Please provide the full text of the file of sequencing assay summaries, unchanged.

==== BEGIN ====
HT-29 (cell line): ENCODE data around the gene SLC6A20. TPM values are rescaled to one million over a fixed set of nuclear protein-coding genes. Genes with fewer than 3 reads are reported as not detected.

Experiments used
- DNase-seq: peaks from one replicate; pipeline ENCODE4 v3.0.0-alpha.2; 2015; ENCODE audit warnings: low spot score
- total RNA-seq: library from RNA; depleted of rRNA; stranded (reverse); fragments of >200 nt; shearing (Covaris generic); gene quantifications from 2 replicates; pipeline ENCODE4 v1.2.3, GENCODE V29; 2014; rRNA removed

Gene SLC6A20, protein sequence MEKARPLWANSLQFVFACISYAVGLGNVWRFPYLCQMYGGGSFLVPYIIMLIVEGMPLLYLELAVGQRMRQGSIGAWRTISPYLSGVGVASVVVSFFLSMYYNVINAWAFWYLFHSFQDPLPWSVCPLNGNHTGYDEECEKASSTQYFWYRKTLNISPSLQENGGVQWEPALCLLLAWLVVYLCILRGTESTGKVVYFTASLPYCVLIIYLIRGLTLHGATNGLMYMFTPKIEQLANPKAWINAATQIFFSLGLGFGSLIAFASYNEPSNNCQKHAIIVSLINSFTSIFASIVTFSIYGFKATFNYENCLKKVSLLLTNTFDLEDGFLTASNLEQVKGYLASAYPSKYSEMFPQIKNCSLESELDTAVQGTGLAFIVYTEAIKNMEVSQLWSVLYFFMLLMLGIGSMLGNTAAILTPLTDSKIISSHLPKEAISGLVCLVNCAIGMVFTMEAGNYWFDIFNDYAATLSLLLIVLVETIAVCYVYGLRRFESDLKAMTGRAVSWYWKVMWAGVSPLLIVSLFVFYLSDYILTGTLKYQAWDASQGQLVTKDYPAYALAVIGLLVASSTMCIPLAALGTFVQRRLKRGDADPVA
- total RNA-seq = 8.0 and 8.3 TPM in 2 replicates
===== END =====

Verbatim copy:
HT-29 (cell line): ENCODE data around the gene SLC6A20. TPM values are rescaled to one million over a fixed set of nuclear protein-coding genes. Genes with fewer than 3 reads are reported as not detected.

Experiments used
- DNase-seq: peaks from one replicate; pipeline ENCODE4 v3.0.0-alpha.2; 2015; ENCODE audit warnings: low spot score
- total RNA-seq: library from RNA; depleted of rRNA; stranded (reverse); fragments of >200 nt; shearing (Covaris generic); gene quantifications from 2 replicates; pipeline ENCODE4 v1.2.3, GENCODE V29; 2014; rRNA removed

Gene SLC6A20, protein sequence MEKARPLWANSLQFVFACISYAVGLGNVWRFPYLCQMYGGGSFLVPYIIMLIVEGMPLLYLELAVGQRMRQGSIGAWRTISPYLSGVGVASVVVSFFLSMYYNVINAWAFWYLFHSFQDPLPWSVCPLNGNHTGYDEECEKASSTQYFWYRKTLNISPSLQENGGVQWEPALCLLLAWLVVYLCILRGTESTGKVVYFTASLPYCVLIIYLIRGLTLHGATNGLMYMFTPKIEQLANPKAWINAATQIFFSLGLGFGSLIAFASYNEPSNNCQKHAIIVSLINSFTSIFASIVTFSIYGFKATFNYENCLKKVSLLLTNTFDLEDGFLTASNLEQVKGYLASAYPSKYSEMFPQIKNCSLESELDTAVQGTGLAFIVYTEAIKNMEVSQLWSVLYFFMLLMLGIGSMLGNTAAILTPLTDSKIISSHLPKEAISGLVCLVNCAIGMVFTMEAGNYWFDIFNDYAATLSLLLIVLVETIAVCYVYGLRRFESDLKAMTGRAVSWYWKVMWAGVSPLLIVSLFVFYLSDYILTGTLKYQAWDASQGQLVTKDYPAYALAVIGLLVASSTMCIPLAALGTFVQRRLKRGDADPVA
- total RNA-seq = 8.0 and 8.3 TPM in 2 replicates